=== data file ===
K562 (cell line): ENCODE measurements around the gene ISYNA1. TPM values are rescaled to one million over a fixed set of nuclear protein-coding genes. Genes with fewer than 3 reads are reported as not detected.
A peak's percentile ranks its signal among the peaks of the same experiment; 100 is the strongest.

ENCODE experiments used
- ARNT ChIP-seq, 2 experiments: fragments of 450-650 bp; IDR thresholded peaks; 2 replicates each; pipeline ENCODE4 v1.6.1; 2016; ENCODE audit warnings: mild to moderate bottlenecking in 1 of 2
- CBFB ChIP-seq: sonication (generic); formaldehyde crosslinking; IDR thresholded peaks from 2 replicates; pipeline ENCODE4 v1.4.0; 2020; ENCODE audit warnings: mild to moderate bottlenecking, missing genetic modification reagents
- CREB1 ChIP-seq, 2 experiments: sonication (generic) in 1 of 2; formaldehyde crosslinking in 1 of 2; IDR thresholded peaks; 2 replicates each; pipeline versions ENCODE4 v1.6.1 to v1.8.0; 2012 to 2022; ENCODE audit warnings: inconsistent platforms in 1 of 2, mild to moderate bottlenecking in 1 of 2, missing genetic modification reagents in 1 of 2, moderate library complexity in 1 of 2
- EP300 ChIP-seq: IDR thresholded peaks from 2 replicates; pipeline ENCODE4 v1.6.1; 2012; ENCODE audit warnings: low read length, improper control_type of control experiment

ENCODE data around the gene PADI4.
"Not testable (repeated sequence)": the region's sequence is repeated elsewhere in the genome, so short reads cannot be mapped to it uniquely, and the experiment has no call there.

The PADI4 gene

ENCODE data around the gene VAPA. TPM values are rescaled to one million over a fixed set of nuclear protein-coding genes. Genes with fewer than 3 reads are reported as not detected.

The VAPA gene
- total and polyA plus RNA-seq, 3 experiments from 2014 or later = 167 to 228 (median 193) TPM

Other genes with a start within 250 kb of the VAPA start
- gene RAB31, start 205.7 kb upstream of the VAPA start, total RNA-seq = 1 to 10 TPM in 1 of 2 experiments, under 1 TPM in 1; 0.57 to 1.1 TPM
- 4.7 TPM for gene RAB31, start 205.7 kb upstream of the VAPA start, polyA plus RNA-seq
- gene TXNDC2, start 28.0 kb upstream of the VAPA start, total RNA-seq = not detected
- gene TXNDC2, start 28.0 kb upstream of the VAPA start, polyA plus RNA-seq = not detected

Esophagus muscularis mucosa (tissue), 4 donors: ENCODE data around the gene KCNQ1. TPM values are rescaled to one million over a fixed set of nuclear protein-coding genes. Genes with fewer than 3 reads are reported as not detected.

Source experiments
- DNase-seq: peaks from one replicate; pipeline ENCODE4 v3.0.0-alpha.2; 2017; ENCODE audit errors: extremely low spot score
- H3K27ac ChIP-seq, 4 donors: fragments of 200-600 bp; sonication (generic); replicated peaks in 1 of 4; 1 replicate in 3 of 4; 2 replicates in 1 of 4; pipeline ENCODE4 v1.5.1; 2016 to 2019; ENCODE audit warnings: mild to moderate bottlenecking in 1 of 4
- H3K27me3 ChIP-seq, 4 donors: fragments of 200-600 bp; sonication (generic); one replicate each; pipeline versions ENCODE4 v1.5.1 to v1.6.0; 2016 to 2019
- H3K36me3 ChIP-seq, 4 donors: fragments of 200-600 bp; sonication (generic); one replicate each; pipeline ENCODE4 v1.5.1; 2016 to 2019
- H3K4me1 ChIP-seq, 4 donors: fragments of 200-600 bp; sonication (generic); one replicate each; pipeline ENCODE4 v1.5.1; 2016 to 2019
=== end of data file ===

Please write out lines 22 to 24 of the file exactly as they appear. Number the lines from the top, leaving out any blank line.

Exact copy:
- H3K27ac ChIP-seq, 4 donors: fragments of 200-600 bp; sonication (generic); replicated peaks in 1 of 4; 1 replicate in 3 of 4; 2 replicates in 1 of 4; pipeline ENCODE4 v1.5.1; 2016 to 2019; ENCODE audit warnings: mild to moderate bottlenecking in 1 of 4
- H3K27me3 ChIP-seq, 4 donors: fragments of 200-600 bp; sonication (generic); one replicate each; pipeline versions ENCODE4 v1.5.1 to v1.6.0; 2016 to 2019
- H3K36me3 ChIP-seq, 4 donors: fragments of 200-600 bp; sonication (generic); one replicate each; pipeline ENCODE4 v1.5.1; 2016 to 2019